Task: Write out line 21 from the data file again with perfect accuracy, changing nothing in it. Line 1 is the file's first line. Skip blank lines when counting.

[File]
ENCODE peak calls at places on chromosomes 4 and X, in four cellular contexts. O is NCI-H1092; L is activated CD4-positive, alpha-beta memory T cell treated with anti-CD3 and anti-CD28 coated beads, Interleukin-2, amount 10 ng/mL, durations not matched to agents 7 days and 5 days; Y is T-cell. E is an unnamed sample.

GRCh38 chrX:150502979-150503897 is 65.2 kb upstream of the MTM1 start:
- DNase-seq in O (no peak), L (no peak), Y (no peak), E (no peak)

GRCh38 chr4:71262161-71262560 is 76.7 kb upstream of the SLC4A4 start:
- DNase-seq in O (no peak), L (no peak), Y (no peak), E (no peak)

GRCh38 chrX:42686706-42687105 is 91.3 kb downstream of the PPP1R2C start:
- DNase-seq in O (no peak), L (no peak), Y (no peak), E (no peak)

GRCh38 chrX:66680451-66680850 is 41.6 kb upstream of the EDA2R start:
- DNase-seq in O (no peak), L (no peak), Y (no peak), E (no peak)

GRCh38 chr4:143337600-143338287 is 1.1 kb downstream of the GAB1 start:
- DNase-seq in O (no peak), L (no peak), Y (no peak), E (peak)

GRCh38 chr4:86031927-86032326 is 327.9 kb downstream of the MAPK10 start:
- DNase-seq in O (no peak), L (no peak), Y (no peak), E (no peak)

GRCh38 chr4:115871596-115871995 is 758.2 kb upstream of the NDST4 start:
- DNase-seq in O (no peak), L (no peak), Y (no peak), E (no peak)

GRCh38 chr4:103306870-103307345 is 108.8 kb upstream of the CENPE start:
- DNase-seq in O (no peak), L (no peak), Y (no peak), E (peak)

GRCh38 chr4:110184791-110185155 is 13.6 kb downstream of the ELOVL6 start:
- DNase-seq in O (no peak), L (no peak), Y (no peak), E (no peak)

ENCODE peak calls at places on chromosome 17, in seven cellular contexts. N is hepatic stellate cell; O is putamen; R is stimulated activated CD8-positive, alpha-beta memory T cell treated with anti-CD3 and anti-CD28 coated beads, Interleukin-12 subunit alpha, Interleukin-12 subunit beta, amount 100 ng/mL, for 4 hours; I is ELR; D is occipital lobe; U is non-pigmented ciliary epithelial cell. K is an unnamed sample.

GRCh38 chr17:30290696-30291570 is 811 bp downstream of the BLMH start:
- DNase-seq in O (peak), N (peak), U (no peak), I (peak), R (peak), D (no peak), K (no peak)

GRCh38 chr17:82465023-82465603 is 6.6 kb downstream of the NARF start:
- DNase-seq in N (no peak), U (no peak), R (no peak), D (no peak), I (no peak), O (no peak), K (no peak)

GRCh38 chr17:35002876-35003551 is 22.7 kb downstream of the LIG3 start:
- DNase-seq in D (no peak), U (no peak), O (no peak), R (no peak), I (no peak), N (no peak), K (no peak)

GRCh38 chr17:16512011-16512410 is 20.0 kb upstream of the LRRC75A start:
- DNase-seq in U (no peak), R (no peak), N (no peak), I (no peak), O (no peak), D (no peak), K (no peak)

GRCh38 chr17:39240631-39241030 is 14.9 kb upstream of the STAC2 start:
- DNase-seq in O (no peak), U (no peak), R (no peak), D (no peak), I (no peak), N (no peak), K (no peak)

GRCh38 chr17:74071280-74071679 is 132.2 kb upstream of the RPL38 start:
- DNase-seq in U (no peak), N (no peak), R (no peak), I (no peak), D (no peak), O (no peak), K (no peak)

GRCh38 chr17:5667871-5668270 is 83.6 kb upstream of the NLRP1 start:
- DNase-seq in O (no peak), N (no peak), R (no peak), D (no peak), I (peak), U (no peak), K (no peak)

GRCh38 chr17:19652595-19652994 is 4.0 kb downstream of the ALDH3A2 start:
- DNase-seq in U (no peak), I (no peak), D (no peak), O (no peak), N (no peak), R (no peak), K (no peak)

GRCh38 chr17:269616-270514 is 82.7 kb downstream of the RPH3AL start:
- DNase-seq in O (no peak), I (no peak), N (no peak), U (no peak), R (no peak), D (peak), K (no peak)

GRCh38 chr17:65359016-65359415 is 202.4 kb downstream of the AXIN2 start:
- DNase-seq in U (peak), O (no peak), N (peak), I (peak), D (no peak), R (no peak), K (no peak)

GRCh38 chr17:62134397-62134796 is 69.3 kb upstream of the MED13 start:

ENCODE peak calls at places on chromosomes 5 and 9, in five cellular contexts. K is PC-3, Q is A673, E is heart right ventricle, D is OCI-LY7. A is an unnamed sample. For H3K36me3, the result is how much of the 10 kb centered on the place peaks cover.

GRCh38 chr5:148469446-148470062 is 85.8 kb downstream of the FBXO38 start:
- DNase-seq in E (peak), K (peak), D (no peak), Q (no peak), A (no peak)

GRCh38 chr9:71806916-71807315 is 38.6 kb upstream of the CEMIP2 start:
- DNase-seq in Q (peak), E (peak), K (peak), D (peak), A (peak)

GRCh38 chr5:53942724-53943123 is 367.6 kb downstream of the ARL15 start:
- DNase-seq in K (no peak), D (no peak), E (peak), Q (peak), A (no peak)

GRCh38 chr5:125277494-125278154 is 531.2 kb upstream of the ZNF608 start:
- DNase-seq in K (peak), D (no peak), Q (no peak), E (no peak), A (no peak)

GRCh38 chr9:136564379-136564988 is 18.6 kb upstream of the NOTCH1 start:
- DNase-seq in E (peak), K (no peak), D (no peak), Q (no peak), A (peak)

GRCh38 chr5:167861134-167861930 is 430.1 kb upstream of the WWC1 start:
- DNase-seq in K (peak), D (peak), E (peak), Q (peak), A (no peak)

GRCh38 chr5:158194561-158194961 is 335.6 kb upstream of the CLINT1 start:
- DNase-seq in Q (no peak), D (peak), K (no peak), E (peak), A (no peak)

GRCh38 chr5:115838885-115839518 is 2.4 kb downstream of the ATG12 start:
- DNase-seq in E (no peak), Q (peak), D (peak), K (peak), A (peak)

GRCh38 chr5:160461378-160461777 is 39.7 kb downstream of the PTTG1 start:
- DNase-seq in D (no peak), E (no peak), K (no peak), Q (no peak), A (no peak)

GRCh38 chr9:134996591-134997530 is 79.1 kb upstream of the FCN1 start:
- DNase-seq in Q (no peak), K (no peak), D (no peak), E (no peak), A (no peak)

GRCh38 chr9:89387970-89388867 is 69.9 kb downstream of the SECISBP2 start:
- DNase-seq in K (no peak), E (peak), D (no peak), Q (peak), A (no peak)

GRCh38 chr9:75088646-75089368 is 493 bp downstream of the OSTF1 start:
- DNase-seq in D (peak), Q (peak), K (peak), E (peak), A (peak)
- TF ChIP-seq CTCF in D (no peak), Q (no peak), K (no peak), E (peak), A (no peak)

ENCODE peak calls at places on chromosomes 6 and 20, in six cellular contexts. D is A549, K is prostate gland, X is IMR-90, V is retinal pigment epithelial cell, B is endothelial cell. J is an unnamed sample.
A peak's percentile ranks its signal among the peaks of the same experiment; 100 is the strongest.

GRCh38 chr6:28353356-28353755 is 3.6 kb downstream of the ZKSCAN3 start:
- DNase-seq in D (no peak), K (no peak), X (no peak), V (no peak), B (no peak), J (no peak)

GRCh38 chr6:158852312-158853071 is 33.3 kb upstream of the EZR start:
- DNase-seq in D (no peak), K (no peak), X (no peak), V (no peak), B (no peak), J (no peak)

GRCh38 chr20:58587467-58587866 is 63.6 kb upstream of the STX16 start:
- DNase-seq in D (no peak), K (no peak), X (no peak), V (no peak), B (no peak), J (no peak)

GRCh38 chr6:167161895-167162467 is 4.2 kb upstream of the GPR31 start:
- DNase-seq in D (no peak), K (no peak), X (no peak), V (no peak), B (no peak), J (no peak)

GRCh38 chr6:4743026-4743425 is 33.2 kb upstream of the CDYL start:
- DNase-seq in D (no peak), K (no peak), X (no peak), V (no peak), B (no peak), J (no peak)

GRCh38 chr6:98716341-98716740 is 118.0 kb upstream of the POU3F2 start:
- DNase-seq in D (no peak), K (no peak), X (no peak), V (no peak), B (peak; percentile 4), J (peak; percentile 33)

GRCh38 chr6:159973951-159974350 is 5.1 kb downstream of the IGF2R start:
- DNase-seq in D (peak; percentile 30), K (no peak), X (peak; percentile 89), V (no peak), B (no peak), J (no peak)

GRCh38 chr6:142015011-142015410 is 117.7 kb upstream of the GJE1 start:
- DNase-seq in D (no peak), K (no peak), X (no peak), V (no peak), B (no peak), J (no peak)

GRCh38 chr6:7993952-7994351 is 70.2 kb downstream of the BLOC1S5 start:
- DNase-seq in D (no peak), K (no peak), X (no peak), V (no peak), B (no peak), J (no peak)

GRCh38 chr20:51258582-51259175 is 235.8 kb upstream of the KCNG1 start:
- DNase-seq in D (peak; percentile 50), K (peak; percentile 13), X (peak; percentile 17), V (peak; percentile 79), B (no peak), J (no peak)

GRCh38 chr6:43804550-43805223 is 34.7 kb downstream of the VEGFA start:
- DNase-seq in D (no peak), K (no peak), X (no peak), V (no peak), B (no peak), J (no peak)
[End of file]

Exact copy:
GRCh38 chr17:30290696-30291570 is 811 bp downstream of the BLMH start: